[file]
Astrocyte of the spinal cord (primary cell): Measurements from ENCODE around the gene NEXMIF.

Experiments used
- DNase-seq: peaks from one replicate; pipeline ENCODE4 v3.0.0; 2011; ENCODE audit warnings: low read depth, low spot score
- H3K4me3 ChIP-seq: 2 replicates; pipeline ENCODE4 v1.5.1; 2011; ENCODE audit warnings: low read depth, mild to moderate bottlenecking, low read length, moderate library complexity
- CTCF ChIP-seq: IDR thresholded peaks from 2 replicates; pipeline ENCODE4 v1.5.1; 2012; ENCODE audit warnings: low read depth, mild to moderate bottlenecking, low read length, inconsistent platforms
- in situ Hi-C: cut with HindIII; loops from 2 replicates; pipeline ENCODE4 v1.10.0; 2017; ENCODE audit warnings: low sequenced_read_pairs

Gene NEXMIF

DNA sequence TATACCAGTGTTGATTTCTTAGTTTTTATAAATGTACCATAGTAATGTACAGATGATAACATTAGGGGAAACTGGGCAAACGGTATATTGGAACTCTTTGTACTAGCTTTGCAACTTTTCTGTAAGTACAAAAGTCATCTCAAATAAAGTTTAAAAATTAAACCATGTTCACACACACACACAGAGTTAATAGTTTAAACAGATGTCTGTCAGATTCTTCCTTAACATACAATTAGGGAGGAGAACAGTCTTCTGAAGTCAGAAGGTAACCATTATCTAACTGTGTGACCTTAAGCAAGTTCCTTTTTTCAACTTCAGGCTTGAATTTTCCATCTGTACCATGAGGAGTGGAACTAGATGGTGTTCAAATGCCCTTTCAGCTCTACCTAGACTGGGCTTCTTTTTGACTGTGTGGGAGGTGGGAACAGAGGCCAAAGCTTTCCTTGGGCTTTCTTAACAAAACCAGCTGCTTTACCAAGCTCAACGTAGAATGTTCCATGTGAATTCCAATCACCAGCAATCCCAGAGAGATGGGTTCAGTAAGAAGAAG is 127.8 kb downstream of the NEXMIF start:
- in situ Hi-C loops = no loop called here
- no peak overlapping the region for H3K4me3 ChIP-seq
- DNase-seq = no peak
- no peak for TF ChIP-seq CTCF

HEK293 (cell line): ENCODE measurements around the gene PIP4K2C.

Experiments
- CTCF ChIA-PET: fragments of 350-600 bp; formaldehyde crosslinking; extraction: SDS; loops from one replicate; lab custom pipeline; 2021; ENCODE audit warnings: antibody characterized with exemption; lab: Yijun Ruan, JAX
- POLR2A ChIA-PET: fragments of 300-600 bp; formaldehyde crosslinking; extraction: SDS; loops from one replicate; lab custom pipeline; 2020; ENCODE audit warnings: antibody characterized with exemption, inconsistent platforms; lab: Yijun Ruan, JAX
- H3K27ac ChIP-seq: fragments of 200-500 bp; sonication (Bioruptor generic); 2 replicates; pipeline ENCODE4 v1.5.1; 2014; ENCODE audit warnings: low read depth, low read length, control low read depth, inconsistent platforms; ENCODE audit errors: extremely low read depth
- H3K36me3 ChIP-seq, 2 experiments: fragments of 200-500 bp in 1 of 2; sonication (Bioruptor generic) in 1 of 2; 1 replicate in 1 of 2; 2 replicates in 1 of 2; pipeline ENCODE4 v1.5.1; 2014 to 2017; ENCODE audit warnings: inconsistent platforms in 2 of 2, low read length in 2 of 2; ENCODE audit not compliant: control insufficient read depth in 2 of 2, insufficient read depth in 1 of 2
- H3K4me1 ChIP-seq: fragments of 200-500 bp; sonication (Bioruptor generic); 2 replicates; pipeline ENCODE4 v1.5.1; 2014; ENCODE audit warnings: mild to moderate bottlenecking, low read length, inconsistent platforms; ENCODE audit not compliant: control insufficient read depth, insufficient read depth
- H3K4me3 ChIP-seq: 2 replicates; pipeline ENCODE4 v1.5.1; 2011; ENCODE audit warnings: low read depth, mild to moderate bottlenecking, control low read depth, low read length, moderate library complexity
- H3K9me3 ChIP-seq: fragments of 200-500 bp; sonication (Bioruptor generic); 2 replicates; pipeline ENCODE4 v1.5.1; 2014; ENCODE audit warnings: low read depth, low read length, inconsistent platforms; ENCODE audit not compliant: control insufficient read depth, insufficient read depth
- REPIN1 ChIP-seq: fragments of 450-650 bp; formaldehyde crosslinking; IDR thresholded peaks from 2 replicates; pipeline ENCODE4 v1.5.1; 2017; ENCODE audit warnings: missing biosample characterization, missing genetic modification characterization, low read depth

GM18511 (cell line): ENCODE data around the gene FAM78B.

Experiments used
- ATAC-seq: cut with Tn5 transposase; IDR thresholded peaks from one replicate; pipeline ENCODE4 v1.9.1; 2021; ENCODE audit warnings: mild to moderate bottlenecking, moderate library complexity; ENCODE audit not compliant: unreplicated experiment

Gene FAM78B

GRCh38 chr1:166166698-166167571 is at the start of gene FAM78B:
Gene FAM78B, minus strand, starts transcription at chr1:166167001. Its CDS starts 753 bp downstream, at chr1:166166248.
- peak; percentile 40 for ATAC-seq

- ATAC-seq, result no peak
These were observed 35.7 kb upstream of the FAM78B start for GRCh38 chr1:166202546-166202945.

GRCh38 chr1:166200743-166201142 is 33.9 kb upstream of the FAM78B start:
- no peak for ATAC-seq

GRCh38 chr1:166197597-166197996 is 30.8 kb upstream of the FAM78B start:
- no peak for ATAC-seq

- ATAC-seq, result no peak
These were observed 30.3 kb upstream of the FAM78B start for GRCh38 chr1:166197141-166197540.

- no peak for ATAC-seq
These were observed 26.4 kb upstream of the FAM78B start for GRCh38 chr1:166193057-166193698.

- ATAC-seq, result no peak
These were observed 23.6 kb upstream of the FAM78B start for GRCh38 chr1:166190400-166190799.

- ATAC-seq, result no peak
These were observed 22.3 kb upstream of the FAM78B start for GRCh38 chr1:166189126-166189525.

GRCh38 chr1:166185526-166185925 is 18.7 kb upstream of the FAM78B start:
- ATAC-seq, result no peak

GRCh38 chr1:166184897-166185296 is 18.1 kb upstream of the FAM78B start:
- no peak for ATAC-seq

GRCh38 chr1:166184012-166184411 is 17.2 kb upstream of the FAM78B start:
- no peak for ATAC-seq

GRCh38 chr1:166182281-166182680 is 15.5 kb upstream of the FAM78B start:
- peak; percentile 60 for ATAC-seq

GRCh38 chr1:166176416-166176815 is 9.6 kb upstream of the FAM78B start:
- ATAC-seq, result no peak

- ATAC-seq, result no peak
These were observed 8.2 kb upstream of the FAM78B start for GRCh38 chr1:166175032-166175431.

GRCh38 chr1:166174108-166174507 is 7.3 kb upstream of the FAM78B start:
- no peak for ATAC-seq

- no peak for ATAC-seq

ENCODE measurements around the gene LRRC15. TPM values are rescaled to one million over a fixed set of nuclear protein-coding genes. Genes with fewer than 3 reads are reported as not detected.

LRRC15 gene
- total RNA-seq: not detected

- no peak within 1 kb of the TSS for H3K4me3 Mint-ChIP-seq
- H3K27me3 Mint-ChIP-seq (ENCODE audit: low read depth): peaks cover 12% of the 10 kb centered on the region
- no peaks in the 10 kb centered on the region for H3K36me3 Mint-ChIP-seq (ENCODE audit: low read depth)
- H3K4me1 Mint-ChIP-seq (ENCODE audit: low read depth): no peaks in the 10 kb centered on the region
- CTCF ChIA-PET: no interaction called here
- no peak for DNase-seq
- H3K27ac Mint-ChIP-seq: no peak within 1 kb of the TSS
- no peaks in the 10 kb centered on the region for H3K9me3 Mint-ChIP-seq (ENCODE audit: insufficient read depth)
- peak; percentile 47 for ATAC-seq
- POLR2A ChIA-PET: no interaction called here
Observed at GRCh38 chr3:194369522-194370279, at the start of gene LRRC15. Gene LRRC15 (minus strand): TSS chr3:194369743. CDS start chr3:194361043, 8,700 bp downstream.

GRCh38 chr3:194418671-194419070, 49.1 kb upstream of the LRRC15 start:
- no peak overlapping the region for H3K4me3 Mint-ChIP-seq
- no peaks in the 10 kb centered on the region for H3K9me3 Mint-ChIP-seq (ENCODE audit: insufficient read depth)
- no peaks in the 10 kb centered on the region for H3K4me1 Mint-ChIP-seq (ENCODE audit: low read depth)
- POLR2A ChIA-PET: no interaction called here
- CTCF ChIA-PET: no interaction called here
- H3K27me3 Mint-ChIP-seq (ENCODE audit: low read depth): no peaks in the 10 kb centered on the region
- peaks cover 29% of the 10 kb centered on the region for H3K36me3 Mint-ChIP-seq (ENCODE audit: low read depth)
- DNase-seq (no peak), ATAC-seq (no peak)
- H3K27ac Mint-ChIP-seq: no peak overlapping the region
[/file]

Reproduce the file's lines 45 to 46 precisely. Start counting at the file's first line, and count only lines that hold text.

- ATAC-seq, result no peak

GRCh38 chr1:166184897-166185296 is 18.1 kb upstream of the FAM78B start: